michael king

stack of stained pages, redacted love letters, spilling ink, pressing it into tomorrow

when i knew #31.

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“As a child, I always felt a little different. There were so many clues as to my orientation growing up, but I’d been so entrenched in religious doctrine by family and friends, the idea of being anything other than straight never seriously crossed my mind.

“My interests and hobbies never fully lined up with other boys my age. My cousins would eagerly volunteer to help my grandpa and uncles with their construction business, while I begrudgingly went along with them counting the moments until I could get home and help grandma bake.

“Around Christmas, my favorite pastime was helping my mom wrap gifts while making homemade bows for the gifts. We’d have music (Cher, Paula Abdul, or Shania Twain) or TV (Designing Women, Golden Girls, or Will and Grace) on in the background. To this day, I joke with my mother she did everything in her power to raise me to be gay. Despite these subtle hints, I didn’t know until much later in life.

“I had numerous crushes on classmates and friends throughout my childhood, but, at the time, I didn’t recognize the feelings for what they were. It wasn’t until I finally met an openly gay person that I seriously entertained the idea that I might myself be gay, but even then I pushed those thoughts aside for fear of spending an eternity in hell.

“It wasn’t until my first intimate experience with a man that I initially accepted my sexuality. I immediately began coming out to close family members (my mom and a few aunts) and a few close (or so I thought) friends. In retrospect, this wasn’t the wisest decision as I hadn’t fully figured out what being gay meant for me and how I would handle the pushback from society. Word quickly spread around my high school. Rumors flew and I was challenged as to how I was certain this wasn’t a phase and being an insecure young person, I began to once again question if I really was gay. I received notes from ‘friends’ warning me of the fiery depths of hell who kindly noted they would pray for my sin. I went into hiding for the first half of my senior year. Six months of depression and questioning who I was ensued.

“It wasn’t until early February when a distant friend reached out and encouraged me to be me and not focus on being a gay version or a straight version of myself. To this day, I look back on that moment as a turning point. Those words were more empowering than I can begin to explain. They let me be me.”

– D

when i knew #30.

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My childhood did not prepare me for this. I grew up in a restrictive, desperately religious home and, while I would like to say that it was mostly a good thing, if I’m being honest, it wasn’t. I’m still healing the scars clawed into me by religion years later. Because I was so deeply rooted in religious conservatism as a child and teen, the idea that I might not be straight didn’t even occur to me until I was 19 (and even then, only as a fleeting thought).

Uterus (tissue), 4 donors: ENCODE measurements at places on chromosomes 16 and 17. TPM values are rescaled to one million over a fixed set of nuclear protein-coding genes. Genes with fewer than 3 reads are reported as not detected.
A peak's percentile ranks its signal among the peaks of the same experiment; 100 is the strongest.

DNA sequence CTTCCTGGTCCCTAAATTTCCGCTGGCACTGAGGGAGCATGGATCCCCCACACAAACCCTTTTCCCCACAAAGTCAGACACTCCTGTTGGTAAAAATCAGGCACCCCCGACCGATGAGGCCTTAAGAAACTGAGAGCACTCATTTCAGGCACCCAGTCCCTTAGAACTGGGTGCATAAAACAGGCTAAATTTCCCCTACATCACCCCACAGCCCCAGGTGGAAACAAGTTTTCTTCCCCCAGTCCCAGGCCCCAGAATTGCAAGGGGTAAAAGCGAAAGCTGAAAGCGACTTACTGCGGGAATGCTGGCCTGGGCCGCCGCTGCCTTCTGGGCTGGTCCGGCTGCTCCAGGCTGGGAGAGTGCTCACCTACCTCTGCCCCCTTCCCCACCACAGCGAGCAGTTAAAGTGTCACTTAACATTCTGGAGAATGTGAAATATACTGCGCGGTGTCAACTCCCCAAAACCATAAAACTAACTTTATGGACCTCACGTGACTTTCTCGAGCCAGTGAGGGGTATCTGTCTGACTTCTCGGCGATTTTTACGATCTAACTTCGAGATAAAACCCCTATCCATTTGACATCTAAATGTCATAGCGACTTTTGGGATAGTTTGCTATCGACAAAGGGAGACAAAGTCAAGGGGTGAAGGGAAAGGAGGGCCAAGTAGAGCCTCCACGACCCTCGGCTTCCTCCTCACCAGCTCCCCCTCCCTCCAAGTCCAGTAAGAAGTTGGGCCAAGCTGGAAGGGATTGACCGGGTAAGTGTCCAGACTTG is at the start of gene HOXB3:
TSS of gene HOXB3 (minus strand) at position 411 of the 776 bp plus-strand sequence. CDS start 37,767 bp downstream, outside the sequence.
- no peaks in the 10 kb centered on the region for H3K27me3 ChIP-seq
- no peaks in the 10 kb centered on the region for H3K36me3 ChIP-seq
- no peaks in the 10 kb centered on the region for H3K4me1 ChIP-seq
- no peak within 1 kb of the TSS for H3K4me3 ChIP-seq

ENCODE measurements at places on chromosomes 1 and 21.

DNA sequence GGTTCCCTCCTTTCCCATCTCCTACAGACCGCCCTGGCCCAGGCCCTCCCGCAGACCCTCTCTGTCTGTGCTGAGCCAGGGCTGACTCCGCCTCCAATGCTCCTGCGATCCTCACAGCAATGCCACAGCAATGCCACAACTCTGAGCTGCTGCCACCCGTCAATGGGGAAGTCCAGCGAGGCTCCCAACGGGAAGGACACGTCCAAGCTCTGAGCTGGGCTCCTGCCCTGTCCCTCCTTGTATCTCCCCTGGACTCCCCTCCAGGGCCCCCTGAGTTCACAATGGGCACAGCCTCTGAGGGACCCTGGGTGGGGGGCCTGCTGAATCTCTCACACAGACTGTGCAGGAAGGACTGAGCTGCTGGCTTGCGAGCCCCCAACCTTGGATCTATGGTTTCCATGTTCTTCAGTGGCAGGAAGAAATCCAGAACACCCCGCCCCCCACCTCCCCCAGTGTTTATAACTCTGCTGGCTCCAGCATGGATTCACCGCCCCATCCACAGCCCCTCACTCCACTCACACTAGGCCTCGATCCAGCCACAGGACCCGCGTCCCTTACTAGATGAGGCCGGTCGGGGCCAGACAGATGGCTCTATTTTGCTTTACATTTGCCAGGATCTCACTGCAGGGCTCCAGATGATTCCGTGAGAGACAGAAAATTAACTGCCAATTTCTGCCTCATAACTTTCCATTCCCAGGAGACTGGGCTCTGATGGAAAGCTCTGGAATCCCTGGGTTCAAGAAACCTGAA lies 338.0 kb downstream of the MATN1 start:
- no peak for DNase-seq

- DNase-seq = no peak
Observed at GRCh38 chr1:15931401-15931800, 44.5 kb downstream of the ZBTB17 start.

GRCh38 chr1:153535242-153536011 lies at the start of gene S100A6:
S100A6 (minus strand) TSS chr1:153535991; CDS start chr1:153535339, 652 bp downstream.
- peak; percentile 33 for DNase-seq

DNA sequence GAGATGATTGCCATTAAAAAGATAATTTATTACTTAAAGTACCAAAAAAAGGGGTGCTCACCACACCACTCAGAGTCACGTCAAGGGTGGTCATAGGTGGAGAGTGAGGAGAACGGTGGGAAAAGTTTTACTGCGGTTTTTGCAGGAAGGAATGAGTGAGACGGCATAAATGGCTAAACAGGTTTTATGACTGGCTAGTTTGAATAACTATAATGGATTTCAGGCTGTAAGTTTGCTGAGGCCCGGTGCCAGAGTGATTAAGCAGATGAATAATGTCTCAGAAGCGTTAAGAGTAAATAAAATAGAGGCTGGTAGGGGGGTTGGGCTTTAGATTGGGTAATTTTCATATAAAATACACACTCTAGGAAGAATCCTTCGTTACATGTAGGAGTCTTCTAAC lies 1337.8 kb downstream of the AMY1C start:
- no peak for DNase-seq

“I was in an abusive relationship with a man, which I ran from by moving three hours from home. In this newly chosen place, I fell in love with another man and lived my life as his girlfriend for another five years. Toward the end of our relationship, I started to realize that I didn’t feel the absence of attraction toward women as seemed socially ‘appropriate.’ I realized, slowly but surely, that I was definitely not straight.

“Being a progressive, confident (or so I thought), in-charge woman, I was immediately perfectly okay.

Kidding. I spent many hours crying to a few high school acquaintances over the phone who shared with me that they were openly gay, and I owe them a debt of gratitude I’ll never be able to repay.

“Ultimately, I came to terms with the fact that I am pansexual over a long period of time, and one day I simply knew that I had always know. That night, I told my long-term boyfriend, thinking he would be happy for me, that I had learned this thing about myself and that I was beginning to fully understand and accept who I was. Instead, he became very angry, leaving me at a table at a restaurant in tears wondering what I’d done wrong.

“He left me about two months later, and, while there were many issues with our relationship, I will always wonder if this may have played a role. Since the end of that relationship, I’ve learned much more about myself and truly come to terms with the fact that I can be attracted to any gender. I think there will still be days where it causes a twinge of shame because of my upbringing, but my experience motivates me to ensure that no one, especially my children, ever has to face that shame.”

– M

when i knew #29.

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“It’s hard to pinpoint a moment when, at the bottom of my heart, I always knew. Having learned the skill of self-reflection over the years, however, I’ve been able to trace back and remember the moment where I was like ‘YUP! THERE IT IS!’

“That moment was none other than watching the movie Labyrinth, starring David Bowie. In this movie, his characters stands up from his throne to sing ‘Magic Dance.’ (If you’ve seen the movie, you’ll know exactly what I’m talking about.) There, in that moment, I realized that men in tight pants would be part of my life for years to come.

– T